Next, Brady has a near-perfect three-second mental clock. At three seconds, the ball is either gone or he rolls into the flat. Back in the 1980s, when Dan Marino was renowned for his three-second release, the quick release was seen as his personal gift: conventional tactics were for a quarterback to stand in the pocket till someone got open or he got sacked. "Standing in" was seen as proof of quarterback manhood. Marino showed that the quick release is the smarter way -- just get rid of the ball to the first guy who's open, or get rid of the ball, period. Many NFL teams now use the quick release. The Patriots employ it to near-perfection. Close your eyes when New England snaps. Count "one thousand one, one thousand two, one thousand three" and then open your eyes  and the ball will already be out of Brady's hand.


In the 2007 offense, New England was at the bow wave of the fast-snap no-huddle, which today is used by many NFL and NCAA teams.This year's iteration is at the bow wave of the fad to using two tight ends with basketball-style athletic ability, a fad Belichick began. Many coaches, at least back to Hank Stram, have known that covering the tight end, especially a tall tight end, is a weakness of any football defense. Many teams have gone double-tight in rushing situations. New England's innovation is to go double-tight in passing situations, presenting the defense with two unusually big receivers who are athletic. Rather than use the tight end as a blocker who once in a while grabs a short turn-in, Belichick uses the tight end as a primary receiver.


Aaron Hernandez's first touchdown catch against Houston seemed almost effortless -- he lined up as a fullback then ran a simple flare in front of a linebacker. Most teams send a tight end deep once or twice a game; the Patriots send Hernandez or Rob Gronkowski deep a dozen times a game. Since Belichick drafted Gronkowski and Hernandez in April 2010, this combo has caught 54 touchdown passes. New Orleans, the NFL's second best in tight end use, has 26 tight end touchdown receptions in the same period. Most NFL head coaches obsess over glamor positions such as running back. Belichick obsesses over offensive linemen and tight ends, resulting in the league's best offense.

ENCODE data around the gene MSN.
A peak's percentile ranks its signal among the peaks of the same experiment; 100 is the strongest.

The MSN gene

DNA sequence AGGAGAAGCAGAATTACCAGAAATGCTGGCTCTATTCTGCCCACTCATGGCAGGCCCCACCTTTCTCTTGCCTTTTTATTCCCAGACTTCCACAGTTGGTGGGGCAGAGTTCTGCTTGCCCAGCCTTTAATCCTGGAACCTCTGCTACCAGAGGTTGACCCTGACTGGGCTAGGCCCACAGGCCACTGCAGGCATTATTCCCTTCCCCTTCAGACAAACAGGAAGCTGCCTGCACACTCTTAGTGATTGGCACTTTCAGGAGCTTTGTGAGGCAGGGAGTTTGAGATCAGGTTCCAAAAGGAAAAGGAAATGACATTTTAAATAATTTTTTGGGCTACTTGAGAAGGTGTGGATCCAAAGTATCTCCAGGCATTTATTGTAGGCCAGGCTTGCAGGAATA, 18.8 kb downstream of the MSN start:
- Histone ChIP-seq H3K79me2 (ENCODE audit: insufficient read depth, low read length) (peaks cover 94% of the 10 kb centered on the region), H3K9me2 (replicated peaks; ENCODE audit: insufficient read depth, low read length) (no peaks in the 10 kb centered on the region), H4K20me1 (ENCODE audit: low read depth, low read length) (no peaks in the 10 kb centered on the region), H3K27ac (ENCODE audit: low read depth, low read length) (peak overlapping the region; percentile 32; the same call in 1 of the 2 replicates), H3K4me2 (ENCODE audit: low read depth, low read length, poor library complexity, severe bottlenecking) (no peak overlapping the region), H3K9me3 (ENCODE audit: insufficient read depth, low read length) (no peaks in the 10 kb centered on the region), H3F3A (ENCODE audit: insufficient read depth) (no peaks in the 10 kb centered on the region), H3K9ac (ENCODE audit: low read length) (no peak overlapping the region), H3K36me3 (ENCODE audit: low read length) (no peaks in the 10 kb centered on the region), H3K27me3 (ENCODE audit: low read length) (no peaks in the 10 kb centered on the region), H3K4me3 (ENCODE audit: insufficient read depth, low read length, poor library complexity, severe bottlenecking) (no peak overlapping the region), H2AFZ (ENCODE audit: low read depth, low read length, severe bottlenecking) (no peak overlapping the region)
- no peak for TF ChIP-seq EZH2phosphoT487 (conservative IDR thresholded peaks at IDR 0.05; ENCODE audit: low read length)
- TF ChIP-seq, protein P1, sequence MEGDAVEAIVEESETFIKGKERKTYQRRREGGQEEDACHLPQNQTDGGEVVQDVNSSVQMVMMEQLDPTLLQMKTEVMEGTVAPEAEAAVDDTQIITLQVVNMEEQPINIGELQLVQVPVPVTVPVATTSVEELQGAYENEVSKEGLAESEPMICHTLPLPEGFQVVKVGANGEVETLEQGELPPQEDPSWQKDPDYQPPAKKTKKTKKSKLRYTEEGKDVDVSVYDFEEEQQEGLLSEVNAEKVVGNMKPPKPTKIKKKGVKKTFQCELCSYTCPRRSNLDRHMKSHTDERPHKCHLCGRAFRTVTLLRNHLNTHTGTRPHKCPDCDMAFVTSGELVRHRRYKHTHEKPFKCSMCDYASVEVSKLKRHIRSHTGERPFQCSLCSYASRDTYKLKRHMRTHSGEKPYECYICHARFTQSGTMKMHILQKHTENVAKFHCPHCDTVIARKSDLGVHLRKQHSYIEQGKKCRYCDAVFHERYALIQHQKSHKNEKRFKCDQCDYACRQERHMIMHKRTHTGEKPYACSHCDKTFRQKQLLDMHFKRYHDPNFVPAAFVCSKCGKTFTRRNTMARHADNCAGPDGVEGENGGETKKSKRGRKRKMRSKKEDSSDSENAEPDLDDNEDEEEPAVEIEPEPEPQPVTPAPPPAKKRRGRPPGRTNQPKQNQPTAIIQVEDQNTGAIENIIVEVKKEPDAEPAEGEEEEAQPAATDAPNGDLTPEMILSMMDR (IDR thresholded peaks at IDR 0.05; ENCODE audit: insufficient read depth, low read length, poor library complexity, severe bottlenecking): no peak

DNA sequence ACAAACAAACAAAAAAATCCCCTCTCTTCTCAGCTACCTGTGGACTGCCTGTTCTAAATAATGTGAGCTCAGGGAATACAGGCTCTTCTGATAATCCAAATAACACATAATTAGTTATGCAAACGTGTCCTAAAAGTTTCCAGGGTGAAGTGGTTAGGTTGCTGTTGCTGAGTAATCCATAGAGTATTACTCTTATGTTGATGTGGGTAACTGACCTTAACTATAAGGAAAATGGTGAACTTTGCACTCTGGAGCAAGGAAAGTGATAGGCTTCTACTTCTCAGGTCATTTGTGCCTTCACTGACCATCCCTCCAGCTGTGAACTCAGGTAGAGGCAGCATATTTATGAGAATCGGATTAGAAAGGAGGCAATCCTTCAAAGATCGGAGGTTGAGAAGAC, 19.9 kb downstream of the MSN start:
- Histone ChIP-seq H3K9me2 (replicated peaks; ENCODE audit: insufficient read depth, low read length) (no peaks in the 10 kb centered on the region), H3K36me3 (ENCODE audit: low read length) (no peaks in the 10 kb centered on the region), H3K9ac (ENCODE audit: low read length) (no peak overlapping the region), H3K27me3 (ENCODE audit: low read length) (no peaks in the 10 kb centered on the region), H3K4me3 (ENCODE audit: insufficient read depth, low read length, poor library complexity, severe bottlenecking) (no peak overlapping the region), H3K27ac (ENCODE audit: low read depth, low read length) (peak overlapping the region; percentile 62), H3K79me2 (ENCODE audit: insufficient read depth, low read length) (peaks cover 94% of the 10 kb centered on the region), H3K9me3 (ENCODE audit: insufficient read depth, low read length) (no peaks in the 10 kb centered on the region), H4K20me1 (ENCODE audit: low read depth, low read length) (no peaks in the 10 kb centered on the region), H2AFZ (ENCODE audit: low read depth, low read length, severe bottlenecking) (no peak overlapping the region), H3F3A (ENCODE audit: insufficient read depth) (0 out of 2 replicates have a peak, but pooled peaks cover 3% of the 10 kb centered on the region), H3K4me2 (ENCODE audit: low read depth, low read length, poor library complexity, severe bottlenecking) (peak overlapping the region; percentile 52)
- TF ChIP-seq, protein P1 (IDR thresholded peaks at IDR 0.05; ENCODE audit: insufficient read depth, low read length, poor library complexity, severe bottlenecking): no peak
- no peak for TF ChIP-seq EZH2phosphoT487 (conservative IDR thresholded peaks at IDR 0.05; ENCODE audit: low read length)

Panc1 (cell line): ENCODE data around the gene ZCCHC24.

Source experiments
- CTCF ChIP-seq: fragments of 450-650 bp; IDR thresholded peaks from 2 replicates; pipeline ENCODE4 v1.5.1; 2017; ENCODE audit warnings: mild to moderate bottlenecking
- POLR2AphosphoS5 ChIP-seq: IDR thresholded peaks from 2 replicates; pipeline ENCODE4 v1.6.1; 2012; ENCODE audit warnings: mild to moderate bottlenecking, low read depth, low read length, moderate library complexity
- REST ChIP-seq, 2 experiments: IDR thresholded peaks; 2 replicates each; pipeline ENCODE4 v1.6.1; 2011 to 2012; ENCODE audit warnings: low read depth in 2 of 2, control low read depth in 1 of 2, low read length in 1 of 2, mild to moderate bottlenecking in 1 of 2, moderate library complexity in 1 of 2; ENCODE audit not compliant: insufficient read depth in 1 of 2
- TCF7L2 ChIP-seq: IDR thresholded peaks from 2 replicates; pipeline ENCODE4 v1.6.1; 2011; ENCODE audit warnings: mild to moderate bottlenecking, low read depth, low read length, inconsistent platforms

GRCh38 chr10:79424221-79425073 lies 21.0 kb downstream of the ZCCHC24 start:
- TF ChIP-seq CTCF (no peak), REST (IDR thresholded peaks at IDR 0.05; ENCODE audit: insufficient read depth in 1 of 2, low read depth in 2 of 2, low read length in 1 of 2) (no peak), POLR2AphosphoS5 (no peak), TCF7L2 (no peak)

The Patriots change looks both between games and during games. Against Houston, sometimes New England went fast-snap no-huddle, sometimes huddled up and featured the run. In the third quarter, the Texans grew desperate and began to play press corners with a blitz; Brady responded by throwing deep, for a 63-yard touchdown that made the game a rout.

The New England offense is so confident and proficient that often the primary receiver isn't covered by anyone. Against the Jets on Thanksgiving, no one covered Welker -- one of football's all-time most productive receivers -- at the goal line. Against Houston, no one covered Hernandez at the goal line. The football gods are smiling on this offense.


Will they smile in the playoffs? Belichick won his three Super Bowl rings with balanced teams heavy on defense; his high-scoring offenses of 2007 and 2011 lost the ultimate game. Many high-scoring offenses -- the Oregon Ducks in 2010, the 2005 Colts, the Jim Kelly Buffalo Bills -- are unstoppable in the regular season when defenses are giving 90 percent, then cool off in the postseason, when defenses give 100 percent. We'll see if the Patriots' attack is once again unstoppable during the regular season, then declines in January.
 

Hendu for Kutch

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Yet it starts more undrafted free agents (Wes Welker, Ryan Wendell, Danny Woodhead) than first-round choices (Nate Solder, Logan Mankins).
He just can't get through anything without some completely intellectually dishonest point popping up, can he? I know he doesn't think Woodhead is a starter. Would his point have less merit if he just told the truth and said "as many"?

many teams have sophisticated, accurate quarterbacks like Tom Brady;

Oh, that's it...QBs like Brady are a dime a dozen, but no team has thought to have their OL play to the whistle. Genius!
 

weeba

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I missed this part too on first read. I had written game over in my notebook far earlier than the 3rd quarter.

As for the Moo Cows -- they trailed 21-0 in the third quarter and punted on fourth-and-1. TMQ wrote the words "game over" in his notebook.
 

kenneycb

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I don't think he was but I'm sure Belichick doesn't really care if the guy playing the first series is the one who actually gets up on the jumbotron for 5 seconds during pregame.
 

( . ) ( . ) and (_!_)